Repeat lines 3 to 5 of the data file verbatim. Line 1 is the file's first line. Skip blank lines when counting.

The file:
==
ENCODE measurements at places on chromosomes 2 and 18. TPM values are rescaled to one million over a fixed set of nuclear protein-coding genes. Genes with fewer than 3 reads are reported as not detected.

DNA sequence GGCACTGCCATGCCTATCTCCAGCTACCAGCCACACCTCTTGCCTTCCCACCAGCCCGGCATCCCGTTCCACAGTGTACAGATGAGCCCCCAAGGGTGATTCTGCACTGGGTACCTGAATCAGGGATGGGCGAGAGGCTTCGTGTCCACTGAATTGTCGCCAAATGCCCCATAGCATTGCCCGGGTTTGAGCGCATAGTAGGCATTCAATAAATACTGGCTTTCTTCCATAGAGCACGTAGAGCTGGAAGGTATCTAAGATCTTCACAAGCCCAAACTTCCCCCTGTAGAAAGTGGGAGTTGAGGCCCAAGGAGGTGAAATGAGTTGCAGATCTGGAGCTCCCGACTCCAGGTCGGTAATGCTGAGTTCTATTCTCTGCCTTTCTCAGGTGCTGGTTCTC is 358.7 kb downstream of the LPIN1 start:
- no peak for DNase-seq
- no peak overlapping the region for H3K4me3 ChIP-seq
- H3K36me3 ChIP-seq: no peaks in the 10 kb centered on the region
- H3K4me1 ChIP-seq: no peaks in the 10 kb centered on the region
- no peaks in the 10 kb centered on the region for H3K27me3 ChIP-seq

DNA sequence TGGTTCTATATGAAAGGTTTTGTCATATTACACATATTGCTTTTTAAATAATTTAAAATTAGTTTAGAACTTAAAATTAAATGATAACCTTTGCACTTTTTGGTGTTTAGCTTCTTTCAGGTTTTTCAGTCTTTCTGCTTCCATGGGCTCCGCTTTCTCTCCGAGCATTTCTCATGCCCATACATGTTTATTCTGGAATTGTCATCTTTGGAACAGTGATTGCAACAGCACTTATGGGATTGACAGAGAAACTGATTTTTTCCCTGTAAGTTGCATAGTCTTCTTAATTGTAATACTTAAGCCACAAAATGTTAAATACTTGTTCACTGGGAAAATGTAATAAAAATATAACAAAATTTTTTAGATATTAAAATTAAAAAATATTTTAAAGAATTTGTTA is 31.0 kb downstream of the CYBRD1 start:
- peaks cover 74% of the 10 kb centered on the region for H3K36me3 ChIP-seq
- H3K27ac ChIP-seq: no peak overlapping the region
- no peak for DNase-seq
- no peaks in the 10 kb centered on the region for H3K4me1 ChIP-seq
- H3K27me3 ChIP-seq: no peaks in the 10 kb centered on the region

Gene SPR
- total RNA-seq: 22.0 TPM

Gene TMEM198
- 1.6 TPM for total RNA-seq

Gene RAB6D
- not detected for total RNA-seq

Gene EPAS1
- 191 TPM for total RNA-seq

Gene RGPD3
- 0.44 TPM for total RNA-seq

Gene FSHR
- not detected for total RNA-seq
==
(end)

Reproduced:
- no peak for DNase-seq
- no peak overlapping the region for H3K4me3 ChIP-seq
- H3K36me3 ChIP-seq: no peaks in the 10 kb centered on the region